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NerdWallet’s Introduction to the Affordable Care Act

Part 1. Don’t fear death panels – fear the adverse selection death spiral

Part 2. How to win friends (and arguments) by understanding expanded coverage


NerdWallet’s Budget Series

Reynold Strossen is a strategy consultant and fiscal policy expert based in New York City.  He served on the staff of the President’s bipartisan deficit-reduction commission, commonly referred to as Bowles-Simpson, in Washington.  He was educated at the University of Chicago and Harvard.


  • Ashley

    Does the $250 per month in gas mean that you can earn up to $250 a month (meaning you would be charging $6,250) or that you get 4% of the first $250 charged for gas, earning up to $10 per month?

    • nerdwallet

      Hey Ashley, that's $250 in purchases each month. So yes that's equivalent to $10 in rewards each month. After that you earn the standard rewards rate (0.25% up to $10k, then 1% after that).

  • Mike

    Do the purchases you make in the 4%, 3% and 2% categories accumulate to make up that $10,000 minimum on the 1% or do you need to spend $10,000 in non 2-4% categories before earning 1%?

  • Cole

    Any idea how good they are about correctly categorizing food purchases? I've read a lot of cautionary tales on other cards (specifically Chase) incorrectly identifying transactions.

  • Mike

    With the 4% reward on gas, would you recommend using this PNC card as a sort of “gas only” card? (then using a different card for all other purchases)

    • http://www.nerdwallet.com NerdWallet

      Hey Mike, yeah I’d definitely recommend you use a card like this as a “gas only” card. That’s the best way to maximize bonus rewards.

      That said, there are other gas credit cards that pay up to 5% rewards on gas that may serve you better. Check them out here: http://www.nerdwallet.com/gas-credit-cards

  • John

    Thank you for this info that you guys provide! Silly question time… if I use this as just a “gas” card, will I pay finance charges if I pay the balance off every month? If “yes”, then is there a way to avoid paying the finance charges? Thank you very much!

    • http://www.nerdwallet.com NerdWallet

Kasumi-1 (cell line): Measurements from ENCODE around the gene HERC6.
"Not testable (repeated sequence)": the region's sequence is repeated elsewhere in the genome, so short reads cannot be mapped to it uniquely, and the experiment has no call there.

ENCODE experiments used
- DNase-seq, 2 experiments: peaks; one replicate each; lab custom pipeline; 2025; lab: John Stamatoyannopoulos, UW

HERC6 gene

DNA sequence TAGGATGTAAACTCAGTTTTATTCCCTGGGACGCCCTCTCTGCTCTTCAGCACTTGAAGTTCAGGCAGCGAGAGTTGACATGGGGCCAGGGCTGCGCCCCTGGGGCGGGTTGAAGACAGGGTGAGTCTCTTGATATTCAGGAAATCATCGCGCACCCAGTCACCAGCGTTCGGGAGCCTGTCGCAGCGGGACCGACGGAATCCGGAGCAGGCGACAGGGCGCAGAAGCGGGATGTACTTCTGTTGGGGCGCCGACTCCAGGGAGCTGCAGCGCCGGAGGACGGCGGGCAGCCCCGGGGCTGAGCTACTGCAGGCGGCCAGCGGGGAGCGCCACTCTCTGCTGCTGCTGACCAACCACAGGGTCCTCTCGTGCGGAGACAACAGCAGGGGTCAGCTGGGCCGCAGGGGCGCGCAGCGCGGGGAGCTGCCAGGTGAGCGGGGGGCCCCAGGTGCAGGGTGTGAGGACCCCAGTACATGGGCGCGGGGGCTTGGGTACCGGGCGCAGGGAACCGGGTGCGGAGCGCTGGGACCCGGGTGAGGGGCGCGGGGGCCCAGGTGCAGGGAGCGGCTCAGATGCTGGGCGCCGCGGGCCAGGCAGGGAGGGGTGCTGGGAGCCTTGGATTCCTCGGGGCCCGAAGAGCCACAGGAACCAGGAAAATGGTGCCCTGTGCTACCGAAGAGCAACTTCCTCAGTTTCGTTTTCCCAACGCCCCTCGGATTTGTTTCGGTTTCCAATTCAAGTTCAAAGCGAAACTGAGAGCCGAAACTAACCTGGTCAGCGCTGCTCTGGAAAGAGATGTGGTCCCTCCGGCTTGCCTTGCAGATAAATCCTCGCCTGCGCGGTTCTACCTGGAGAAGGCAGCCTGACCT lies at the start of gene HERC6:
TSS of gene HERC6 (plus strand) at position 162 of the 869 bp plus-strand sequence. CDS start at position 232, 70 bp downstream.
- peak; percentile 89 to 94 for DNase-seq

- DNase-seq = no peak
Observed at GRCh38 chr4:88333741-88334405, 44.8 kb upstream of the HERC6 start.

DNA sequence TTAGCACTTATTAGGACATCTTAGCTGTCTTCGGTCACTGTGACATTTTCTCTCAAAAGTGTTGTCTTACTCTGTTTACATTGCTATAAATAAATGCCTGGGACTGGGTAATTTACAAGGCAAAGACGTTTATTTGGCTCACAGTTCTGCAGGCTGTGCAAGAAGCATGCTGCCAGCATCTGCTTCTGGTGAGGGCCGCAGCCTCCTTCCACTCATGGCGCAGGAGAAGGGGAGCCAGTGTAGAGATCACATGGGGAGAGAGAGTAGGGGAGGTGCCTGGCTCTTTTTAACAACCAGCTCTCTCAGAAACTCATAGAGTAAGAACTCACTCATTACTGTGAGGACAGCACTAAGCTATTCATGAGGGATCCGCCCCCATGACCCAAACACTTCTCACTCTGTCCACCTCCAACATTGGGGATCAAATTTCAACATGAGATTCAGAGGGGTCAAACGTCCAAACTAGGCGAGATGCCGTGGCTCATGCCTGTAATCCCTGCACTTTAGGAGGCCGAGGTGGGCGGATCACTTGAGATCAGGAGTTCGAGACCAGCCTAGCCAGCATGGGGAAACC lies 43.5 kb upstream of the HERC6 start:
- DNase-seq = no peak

You won’t incur any finance charges as long as you pay your balance on time every month.

  • Randy

    You’ve mentioned getting a better deal than the 4% from here, which I assume is the Blue Cash from American Express. However, the 5% level only kicks in after the first $6500. This 4% starts at dollor one. Does your recommendation take this averaging issue into account. Thanks.

    • http://www.nerdwallet.com NerdWallet

      Hi Randy, we recommend both the Blue Cash and the Costco TrueEarnings, because they offer higher rewards on all other purchases, plus the bonuses on gas.

      As you mention, the 5% on gas with Blue Cash only kicks in after $6,500, and the 4% with PNC starts immediately. But the 4% is also limited to $250/mo, capping total available rewards. We can’t say for certain which of these would be better for you personally, but our gas credit card recommendations at http://www.nerdwallet.com/gas-credit-cards take all of these features and limitations into account.

  • Mike

    One important factor that I haven’t seen mentioned anywhere: points expire in 2 years.

    So if you don’t accumulate $100 worth of points in 24 months, you will not receive a $100 check (as the points you earned in the first months with expire, month by month), and there is no option to redeem for less than $100.

  • Peter

    Let me just say that this credit card, when used in combination with my Bank of America Accelerated Cash Rewards Card gives me the best cash back. Period. I do not want to carry around 15 credit cards, and I do not want the hassle of rotating rewards categories. I wanted simple, straight-forward cash back rewards. Carrying 2 cards is simple enough, and I can achieve great rewards. I use this card for gas, entertainment, and all food (4%, 3%, 2% cash back) ONLY, and everything else I use my BOA Amex (1.25% cash back on everything). Simple as that. I end up achieving well over 2% cash back averaged out. Since I spend less than $2500 a month, this worked out best for me (if I spent more than 2500, I would probably just use the Blue Cash Amex card). Those are my 2 cents!

  • Lonso

    I buy a lot of electronic parts from overseas. Which card charges the least for foreign transactions? These 2% and 3% fees are beginning to hurt.

  • Andrew

    You state “Cash Rebate is limited to $125 per year” yet when I check the terms & conditions (as of Apr 15 2011) on the card’s website, there is no mention of such a cap.

    They also have a simplistic version of your cash back calculator, and no such $125 cap appears to be applied.

    Can you explain where the $125/year limit information came from? The card looks great w/o the limit, and horrible with it, so it makes a huge difference!

    • http://www.nerdwallet.com/ Tim